ChatGPT is in the spotlight today for its AI ability to produce writing that sounds like it could have been written by a human.
In addition to essays and articles, this software is increasingly used by marketers to create copy and content.
But the current version of ChatGPT has some limitations that may make it less than ideal when it comes to B2B marketing in certain situations.
ChatGPT churns out copy based on both the user’s instructions and guidelines, enhanced with information it finds on the web.
For this reason, much of the copy and content is naturally extracted from existing material.
Therefore, in a sense, ChatGPT copy, to a degree, lacks originality: it is guided by text already written on the same topic.
That can pose a problem for B2B marketers who sell products that are highly differentiated from other products in the same category — equipment, machines, components, and raw materials that may be more generic, standard, and commoditized.
Specifically, the borrowed copy from websites for commodity versions is unlikely to clearly communicate and emphasize the differentiated features in your unique products.
And as you know, it is these differences — the unique features and benefits, the value proposition — that are vital to convincing prospects to buy your brand instead of others in the that category.
For instance, the web is filled with content on the two most popular types of gears, plastic and metal.
But a manufacturer near me makes a unique gear with outer plastic teeth bonded to an inner metal core. And that’s just part of their USP. There are additional differentiators that also require specific, detailed, original copy to describe.
In addition, many writers say that while ChatGPT is able to turn out factual content, the copy is produces is often weak in other attributes that are the hallmark of great content and copy.
Specifically, these attributes include the writing being highly persuasive, emotional, and containing insights and wisdom at a high level.
In a Facebook post, copy pro KM notes: Kari explains, “When you prompt ChatGPT, you get an amalgam of stuff other people have already said.”
Also, anyone can use that prompt and get that information. But the most successful B2B marketing says things others are not saying, or else says them in a fresh and compelling way that others are not saying.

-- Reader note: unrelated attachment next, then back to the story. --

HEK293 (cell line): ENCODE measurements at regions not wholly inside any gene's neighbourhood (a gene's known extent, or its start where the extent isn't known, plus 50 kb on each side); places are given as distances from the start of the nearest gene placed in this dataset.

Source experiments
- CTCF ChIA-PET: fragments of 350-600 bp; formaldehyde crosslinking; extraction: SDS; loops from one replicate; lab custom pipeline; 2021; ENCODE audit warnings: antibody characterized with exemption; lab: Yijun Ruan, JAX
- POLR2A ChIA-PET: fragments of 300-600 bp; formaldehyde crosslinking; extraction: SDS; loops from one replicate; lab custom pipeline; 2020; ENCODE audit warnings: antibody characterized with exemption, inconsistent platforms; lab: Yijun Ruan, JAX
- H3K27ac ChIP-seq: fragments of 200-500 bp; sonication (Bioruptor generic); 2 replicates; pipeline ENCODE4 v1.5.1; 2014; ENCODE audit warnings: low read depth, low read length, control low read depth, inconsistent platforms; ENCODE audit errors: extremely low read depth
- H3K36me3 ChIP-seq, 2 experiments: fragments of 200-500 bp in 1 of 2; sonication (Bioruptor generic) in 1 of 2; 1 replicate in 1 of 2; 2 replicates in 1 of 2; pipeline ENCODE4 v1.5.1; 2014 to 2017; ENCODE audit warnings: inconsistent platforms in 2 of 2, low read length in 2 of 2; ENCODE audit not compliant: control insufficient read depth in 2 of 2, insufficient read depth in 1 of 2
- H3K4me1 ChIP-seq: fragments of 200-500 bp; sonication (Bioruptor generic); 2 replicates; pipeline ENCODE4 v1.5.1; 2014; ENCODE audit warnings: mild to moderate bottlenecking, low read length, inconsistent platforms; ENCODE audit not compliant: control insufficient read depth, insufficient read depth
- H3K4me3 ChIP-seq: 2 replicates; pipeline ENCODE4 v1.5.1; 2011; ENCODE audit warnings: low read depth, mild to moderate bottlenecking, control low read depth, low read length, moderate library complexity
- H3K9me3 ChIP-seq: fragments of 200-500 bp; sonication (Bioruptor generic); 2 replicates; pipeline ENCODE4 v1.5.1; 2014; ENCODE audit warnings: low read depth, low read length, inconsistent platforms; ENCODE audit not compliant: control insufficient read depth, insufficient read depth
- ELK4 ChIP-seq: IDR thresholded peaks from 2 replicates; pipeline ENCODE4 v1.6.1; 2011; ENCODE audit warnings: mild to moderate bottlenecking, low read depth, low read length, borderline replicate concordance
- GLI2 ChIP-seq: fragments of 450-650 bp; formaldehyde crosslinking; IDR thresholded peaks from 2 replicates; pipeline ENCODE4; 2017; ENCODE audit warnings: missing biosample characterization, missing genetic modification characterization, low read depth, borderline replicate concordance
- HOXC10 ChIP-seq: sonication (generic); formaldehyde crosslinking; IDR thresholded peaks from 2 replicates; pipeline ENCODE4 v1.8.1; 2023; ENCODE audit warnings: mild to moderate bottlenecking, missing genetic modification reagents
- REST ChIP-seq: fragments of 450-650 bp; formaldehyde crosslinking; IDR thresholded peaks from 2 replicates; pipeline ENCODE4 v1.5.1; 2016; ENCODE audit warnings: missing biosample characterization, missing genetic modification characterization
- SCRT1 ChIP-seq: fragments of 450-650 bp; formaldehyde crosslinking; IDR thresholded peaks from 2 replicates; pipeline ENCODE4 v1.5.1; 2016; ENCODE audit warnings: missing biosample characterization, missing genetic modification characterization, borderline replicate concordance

“[ChatGPT is] mimicking, or rather databanking thousands, maybe millions of other sources and churning out something based on what’s been written before — not ‘thinking’ so much as collating and regurgitating existing knowledge.”
“Bob, I’ve tested ChatGPT, and I was initially impressed with some plot lines I requested with some very specific elements; e.g. a western novel/film with an Army deserter, an alcoholic blacksmith, a gunslinger preacher, and a corrupt sheriff.
“However, with ChatGPT, there’s just no magic when it comes to the details. Ask it to write a scene or a haiku or a sonnet and while it will definitely give you something, there’s no ‘soul’ or individual spark or anything to care about or be drawn into.”
And with storytelling being such an integral part of copy and content today, that is also problematic.
In addition to writing copy, some AI software can potentially generate specific images in less than 60 seconds. But using these AI images in marketing is fraught with potential issues.
Reason: Because AI copies existing art to make its images, its use creates moral and legal concerns. Also, AI may produce images of varied quality or tastefulness.
Similarly, ChatGPT does not footnote its sources, which may raise concerns of copyright violations or plagiarism when ChatGPT writes your copy and content.
 ANA Business Marketing SmartBrief, 1/26/23.